You might find yourself “asking what makes them better riders than me?” A lot of factors affect your snowboarding abilities and skill level. One that is commonly overlooked is your stance. Stance can make a world of a difference to your riding, and making sure that you’re properly setup for YOUR style of riding will make your life much easier. For those wondering, stance is the angle at which your bindings are set to.
What To Do
1. Figure out whether you are a regular (left foot forward) or goofy (right foot forward) rider. My favorite method (also the funnest one) is to run across a smooth floor with socks on and try stopping yourself. The foot that creeps its way in front of the other will be the foot you place at the tip of your board.
2. Angle the front binding outwards a bit and set the back one at zero.
3. After you’re no longer falling on your ass every few meters, start testing out different stances. Two things to focus on are stance width and angle.
Stance width affects your ease of turning and board control as you go down a hill. Riding too narrow or to wide will just make you uncomfortable and you’ll feel the pain in the side of your legs (one too many friends have complained about it, so I feel I must point this out). A good starting point is roughly an inch wider than your shoulder width and then feel free to adjust if you need. Theoretically, go wider for more stability.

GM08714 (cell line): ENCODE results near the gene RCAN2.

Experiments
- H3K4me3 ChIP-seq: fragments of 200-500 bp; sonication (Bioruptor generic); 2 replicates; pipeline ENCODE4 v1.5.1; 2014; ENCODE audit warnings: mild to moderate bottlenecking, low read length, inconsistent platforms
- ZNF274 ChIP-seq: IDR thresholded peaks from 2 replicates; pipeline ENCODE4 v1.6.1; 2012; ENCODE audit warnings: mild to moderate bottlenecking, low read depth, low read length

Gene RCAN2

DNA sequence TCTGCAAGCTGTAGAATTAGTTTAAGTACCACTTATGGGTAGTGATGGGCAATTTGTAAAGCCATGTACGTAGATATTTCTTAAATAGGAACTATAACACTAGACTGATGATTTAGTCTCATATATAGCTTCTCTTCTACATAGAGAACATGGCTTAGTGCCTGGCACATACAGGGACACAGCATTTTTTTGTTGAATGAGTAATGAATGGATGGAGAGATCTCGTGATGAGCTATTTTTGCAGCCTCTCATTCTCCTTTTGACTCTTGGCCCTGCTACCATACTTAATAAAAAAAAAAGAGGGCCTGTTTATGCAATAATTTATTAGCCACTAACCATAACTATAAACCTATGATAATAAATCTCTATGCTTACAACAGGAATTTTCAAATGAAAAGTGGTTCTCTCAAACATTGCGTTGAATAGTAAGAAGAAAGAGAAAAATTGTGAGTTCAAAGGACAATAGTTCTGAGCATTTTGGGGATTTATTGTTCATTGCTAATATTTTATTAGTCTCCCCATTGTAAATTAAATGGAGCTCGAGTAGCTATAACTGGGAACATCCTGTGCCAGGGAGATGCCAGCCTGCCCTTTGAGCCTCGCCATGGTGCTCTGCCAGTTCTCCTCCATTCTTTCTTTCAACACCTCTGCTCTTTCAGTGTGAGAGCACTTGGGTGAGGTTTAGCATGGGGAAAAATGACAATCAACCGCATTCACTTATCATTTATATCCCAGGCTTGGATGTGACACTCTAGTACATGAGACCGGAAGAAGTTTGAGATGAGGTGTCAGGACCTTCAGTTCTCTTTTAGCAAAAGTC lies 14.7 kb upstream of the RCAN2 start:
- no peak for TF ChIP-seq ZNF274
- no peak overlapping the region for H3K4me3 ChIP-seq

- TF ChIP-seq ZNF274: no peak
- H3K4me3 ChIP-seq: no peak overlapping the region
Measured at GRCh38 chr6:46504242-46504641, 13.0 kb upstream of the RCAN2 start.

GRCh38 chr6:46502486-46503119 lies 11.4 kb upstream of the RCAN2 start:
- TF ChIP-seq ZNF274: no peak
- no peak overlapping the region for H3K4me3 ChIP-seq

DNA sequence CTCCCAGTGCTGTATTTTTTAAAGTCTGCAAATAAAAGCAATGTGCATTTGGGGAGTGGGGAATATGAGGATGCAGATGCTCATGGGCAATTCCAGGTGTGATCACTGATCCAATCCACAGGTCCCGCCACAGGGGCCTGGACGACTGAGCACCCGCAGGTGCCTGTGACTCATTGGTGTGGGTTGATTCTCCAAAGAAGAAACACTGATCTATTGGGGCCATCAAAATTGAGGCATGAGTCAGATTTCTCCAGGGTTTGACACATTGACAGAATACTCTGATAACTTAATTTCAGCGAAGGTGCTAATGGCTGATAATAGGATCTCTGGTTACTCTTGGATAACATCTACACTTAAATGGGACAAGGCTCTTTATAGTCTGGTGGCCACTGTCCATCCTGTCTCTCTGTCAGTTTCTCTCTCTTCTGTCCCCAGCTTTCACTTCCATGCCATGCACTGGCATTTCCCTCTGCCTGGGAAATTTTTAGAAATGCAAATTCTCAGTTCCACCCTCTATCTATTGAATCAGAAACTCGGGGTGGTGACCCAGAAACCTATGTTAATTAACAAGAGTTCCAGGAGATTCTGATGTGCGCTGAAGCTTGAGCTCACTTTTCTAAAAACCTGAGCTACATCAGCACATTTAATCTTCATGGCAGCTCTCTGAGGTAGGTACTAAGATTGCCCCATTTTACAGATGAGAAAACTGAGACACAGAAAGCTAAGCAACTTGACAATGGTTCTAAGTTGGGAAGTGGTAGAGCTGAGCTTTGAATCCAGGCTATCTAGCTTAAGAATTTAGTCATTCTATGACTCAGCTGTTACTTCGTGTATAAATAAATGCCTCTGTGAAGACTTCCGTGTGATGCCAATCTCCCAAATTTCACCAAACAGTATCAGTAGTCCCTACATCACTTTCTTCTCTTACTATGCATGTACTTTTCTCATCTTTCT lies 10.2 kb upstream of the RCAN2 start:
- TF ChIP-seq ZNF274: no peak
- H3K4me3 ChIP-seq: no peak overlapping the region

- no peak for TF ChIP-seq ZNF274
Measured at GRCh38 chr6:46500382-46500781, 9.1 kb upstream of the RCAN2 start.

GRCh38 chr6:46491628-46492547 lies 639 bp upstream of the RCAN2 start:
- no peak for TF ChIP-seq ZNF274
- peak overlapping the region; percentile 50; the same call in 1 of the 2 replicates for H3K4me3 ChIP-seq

There are two main variances in stance direction that are used:
- Forward stance – this is where the front food is angled forward and the back is just slightly angled forward or not at all (this is most popular with free riding where the board is primarily facing one direction).
- Duck-footed – this is where your front food points outwards towards your tip (similar to forward stance) AND your back foot points out towards the tail of the board, thus forming a crude V (this is most popular with freestyle riders).
Tip – Center yourself on the board, put your feet where they feel the most comfortable and squat and stand up like you would if you were turning down the mountain (at this point your bindings should not be mounted on your board). This will give you a good idea of what is a good width and angle for you, but feel free to change it up as your riding gets better.